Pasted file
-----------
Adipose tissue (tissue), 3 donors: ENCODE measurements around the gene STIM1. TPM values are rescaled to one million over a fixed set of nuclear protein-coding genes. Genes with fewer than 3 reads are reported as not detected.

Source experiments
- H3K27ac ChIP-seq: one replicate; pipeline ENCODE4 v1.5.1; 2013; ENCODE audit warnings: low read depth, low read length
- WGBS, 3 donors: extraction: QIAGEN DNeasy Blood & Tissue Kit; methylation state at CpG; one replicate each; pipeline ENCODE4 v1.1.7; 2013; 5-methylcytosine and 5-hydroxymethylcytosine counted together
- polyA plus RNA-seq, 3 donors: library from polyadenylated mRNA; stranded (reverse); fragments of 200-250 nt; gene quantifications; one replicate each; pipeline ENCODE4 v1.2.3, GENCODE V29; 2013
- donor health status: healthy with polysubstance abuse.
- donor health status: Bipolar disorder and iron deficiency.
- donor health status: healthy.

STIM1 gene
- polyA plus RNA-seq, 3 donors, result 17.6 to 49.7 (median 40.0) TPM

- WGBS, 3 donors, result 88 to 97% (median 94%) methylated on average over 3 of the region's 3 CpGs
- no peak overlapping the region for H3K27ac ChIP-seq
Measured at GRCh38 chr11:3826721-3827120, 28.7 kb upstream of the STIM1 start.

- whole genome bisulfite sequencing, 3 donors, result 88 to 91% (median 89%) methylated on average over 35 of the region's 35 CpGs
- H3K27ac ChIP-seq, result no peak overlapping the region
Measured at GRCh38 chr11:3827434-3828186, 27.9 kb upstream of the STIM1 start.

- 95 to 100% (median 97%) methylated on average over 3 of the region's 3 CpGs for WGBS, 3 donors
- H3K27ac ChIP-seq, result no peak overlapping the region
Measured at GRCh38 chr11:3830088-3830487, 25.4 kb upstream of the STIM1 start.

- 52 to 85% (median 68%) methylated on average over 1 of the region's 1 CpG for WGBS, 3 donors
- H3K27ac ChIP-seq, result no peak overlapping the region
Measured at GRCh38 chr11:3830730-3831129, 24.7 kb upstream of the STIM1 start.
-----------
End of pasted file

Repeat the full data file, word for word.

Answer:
Adipose tissue (tissue), 3 donors: ENCODE measurements around the gene STIM1. TPM values are rescaled to one million over a fixed set of nuclear protein-coding genes. Genes with fewer than 3 reads are reported as not detected.

Source experiments
- H3K27ac ChIP-seq: one replicate; pipeline ENCODE4 v1.5.1; 2013; ENCODE audit warnings: low read depth, low read length
- WGBS, 3 donors: extraction: QIAGEN DNeasy Blood & Tissue Kit; methylation state at CpG; one replicate each; pipeline ENCODE4 v1.1.7; 2013; 5-methylcytosine and 5-hydroxymethylcytosine counted together
- polyA plus RNA-seq, 3 donors: library from polyadenylated mRNA; stranded (reverse); fragments of 200-250 nt; gene quantifications; one replicate each; pipeline ENCODE4 v1.2.3, GENCODE V29; 2013
- donor health status: healthy with polysubstance abuse.
- donor health status: Bipolar disorder and iron deficiency.
- donor health status: healthy.

STIM1 gene
- polyA plus RNA-seq, 3 donors, result 17.6 to 49.7 (median 40.0) TPM

- WGBS, 3 donors, result 88 to 97% (median 94%) methylated on average over 3 of the region's 3 CpGs
- no peak overlapping the region for H3K27ac ChIP-seq
Measured at GRCh38 chr11:3826721-3827120, 28.7 kb upstream of the STIM1 start.

- whole genome bisulfite sequencing, 3 donors, result 88 to 91% (median 89%) methylated on average over 35 of the region's 35 CpGs
- H3K27ac ChIP-seq, result no peak overlapping the region
Measured at GRCh38 chr11:3827434-3828186, 27.9 kb upstream of the STIM1 start.

- 95 to 100% (median 97%) methylated on average over 3 of the region's 3 CpGs for WGBS, 3 donors
- H3K27ac ChIP-seq, result no peak overlapping the region
Measured at GRCh38 chr11:3830088-3830487, 25.4 kb upstream of the STIM1 start.

- 52 to 85% (median 68%) methylated on average over 1 of the region's 1 CpG for WGBS, 3 donors
- H3K27ac ChIP-seq, result no peak overlapping the region
Measured at GRCh38 chr11:3830730-3831129, 24.7 kb upstream of the STIM1 start.